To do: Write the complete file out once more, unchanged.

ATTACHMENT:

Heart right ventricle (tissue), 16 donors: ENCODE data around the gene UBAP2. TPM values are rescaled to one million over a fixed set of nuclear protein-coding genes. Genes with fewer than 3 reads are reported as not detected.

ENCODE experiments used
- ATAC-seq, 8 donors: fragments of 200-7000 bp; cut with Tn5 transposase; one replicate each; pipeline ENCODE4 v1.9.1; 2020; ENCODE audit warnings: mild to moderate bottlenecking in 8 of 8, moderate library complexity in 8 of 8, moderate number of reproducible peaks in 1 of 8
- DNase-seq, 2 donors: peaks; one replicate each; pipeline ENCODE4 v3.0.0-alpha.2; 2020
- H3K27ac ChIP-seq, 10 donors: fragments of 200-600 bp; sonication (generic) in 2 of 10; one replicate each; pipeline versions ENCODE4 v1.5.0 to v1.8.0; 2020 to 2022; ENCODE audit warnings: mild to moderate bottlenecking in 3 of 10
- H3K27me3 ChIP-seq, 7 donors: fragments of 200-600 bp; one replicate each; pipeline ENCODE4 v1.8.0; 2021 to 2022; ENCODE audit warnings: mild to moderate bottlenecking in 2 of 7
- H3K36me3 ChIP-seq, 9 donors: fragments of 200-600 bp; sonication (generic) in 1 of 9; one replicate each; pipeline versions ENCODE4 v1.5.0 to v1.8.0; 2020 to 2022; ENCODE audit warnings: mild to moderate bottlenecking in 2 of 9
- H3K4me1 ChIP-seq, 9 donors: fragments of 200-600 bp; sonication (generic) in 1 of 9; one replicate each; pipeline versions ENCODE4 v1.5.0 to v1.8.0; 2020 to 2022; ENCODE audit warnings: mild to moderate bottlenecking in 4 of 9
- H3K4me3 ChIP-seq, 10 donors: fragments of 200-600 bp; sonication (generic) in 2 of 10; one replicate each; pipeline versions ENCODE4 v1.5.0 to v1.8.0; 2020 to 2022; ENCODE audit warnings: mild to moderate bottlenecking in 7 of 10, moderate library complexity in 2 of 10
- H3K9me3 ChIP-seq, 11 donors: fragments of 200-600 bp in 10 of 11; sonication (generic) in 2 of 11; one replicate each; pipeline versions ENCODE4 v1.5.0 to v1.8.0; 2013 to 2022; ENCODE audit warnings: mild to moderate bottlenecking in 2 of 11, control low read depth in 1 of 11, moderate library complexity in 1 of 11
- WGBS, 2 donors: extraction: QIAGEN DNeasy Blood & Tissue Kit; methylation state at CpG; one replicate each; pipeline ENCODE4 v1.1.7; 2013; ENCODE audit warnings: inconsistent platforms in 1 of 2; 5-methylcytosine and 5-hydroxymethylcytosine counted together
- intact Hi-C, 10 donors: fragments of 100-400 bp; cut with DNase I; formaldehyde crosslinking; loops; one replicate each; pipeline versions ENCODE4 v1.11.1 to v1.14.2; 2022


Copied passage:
Heart right ventricle (tissue), 16 donors: ENCODE data around the gene UBAP2. TPM values are rescaled to one million over a fixed set of nuclear protein-coding genes. Genes with fewer than 3 reads are reported as not detected.

ENCODE experiments used
- ATAC-seq, 8 donors: fragments of 200-7000 bp; cut with Tn5 transposase; one replicate each; pipeline ENCODE4 v1.9.1; 2020; ENCODE audit warnings: mild to moderate bottlenecking in 8 of 8, moderate library complexity in 8 of 8, moderate number of reproducible peaks in 1 of 8
- DNase-seq, 2 donors: peaks; one replicate each; pipeline ENCODE4 v3.0.0-alpha.2; 2020
- H3K27ac ChIP-seq, 10 donors: fragments of 200-600 bp; sonication (generic) in 2 of 10; one replicate each; pipeline versions ENCODE4 v1.5.0 to v1.8.0; 2020 to 2022; ENCODE audit warnings: mild to moderate bottlenecking in 3 of 10
- H3K27me3 ChIP-seq, 7 donors: fragments of 200-600 bp; one replicate each; pipeline ENCODE4 v1.8.0; 2021 to 2022; ENCODE audit warnings: mild to moderate bottlenecking in 2 of 7
- H3K36me3 ChIP-seq, 9 donors: fragments of 200-600 bp; sonication (generic) in 1 of 9; one replicate each; pipeline versions ENCODE4 v1.5.0 to v1.8.0; 2020 to 2022; ENCODE audit warnings: mild to moderate bottlenecking in 2 of 9
- H3K4me1 ChIP-seq, 9 donors: fragments of 200-600 bp; sonication (generic) in 1 of 9; one replicate each; pipeline versions ENCODE4 v1.5.0 to v1.8.0; 2020 to 2022; ENCODE audit warnings: mild to moderate bottlenecking in 4 of 9
- H3K4me3 ChIP-seq, 10 donors: fragments of 200-600 bp; sonication (generic) in 2 of 10; one replicate each; pipeline versions ENCODE4 v1.5.0 to v1.8.0; 2020 to 2022; ENCODE audit warnings: mild to moderate bottlenecking in 7 of 10, moderate library complexity in 2 of 10
- H3K9me3 ChIP-seq, 11 donors: fragments of 200-600 bp in 10 of 11; sonication (generic) in 2 of 11; one replicate each; pipeline versions ENCODE4 v1.5.0 to v1.8.0; 2013 to 2022; ENCODE audit warnings: mild to moderate bottlenecking in 2 of 11, control low read depth in 1 of 11, moderate library complexity in 1 of 11
- WGBS, 2 donors: extraction: QIAGEN DNeasy Blood & Tissue Kit; methylation state at CpG; one replicate each; pipeline ENCODE4 v1.1.7; 2013; ENCODE audit warnings: inconsistent platforms in 1 of 2; 5-methylcytosine and 5-hydroxymethylcytosine counted together
- intact Hi-C, 10 donors: fragments of 100-400 bp; cut with DNase I; formaldehyde crosslinking; loops; one replicate each; pipeline versions ENCODE4 v1.11.1 to v1.14.2; 2022